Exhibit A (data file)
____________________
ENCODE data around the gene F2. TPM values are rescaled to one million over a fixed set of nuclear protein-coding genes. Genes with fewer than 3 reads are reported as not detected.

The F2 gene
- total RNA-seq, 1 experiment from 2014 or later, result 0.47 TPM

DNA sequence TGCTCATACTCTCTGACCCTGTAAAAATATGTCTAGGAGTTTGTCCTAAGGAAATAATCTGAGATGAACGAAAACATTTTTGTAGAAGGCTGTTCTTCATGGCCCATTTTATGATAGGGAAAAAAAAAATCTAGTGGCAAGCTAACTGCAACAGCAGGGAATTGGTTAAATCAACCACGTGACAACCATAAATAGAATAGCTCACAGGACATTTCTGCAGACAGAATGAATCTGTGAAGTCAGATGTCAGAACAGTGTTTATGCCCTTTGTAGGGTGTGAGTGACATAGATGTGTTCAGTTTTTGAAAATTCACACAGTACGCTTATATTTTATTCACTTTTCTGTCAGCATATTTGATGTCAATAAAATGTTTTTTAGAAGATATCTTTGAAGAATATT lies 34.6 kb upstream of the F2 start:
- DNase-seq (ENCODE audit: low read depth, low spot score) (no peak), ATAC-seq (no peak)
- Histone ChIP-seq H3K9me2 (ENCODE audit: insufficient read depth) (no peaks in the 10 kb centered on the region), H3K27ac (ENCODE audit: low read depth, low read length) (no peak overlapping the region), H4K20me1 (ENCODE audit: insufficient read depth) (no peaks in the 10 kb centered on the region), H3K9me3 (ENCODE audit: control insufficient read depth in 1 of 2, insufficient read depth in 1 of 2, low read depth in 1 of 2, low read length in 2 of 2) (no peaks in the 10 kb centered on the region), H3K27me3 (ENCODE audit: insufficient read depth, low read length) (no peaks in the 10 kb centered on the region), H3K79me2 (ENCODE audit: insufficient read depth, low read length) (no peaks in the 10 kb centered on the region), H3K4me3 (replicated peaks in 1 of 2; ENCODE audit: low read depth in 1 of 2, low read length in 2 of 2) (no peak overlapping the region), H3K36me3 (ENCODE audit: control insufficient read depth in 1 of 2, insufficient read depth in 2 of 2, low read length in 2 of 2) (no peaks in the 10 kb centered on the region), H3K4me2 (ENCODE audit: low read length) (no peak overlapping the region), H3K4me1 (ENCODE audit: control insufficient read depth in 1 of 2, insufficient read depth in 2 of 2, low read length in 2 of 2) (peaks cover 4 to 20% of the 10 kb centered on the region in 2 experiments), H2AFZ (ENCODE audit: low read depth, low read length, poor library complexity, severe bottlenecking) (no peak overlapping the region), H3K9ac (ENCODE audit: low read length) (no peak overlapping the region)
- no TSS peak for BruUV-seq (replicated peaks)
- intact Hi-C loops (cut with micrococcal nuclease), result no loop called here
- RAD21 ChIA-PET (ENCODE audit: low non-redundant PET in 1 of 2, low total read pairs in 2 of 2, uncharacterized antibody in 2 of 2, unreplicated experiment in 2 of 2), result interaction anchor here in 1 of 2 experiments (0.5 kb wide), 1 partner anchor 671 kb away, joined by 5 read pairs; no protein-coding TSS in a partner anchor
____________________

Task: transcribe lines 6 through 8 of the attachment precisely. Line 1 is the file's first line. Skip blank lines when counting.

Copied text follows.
- Histone ChIP-seq H3K9me2 (ENCODE audit: insufficient read depth) (no peaks in the 10 kb centered on the region), H3K27ac (ENCODE audit: low read depth, low read length) (no peak overlapping the region), H4K20me1 (ENCODE audit: insufficient read depth) (no peaks in the 10 kb centered on the region), H3K9me3 (ENCODE audit: control insufficient read depth in 1 of 2, insufficient read depth in 1 of 2, low read depth in 1 of 2, low read length in 2 of 2) (no peaks in the 10 kb centered on the region), H3K27me3 (ENCODE audit: insufficient read depth, low read length) (no peaks in the 10 kb centered on the region), H3K79me2 (ENCODE audit: insufficient read depth, low read length) (no peaks in the 10 kb centered on the region), H3K4me3 (replicated peaks in 1 of 2; ENCODE audit: low read depth in 1 of 2, low read length in 2 of 2) (no peak overlapping the region), H3K36me3 (ENCODE audit: control insufficient read depth in 1 of 2, insufficient read depth in 2 of 2, low read length in 2 of 2) (no peaks in the 10 kb centered on the region), H3K4me2 (ENCODE audit: low read length) (no peak overlapping the region), H3K4me1 (ENCODE audit: control insufficient read depth in 1 of 2, insufficient read depth in 2 of 2, low read length in 2 of 2) (peaks cover 4 to 20% of the 10 kb centered on the region in 2 experiments), H2AFZ (ENCODE audit: low read depth, low read length, poor library complexity, severe bottlenecking) (no peak overlapping the region), H3K9ac (ENCODE audit: low read length) (no peak overlapping the region)
- no TSS peak for BruUV-seq (replicated peaks)
- intact Hi-C loops (cut with micrococcal nuclease), result no loop called here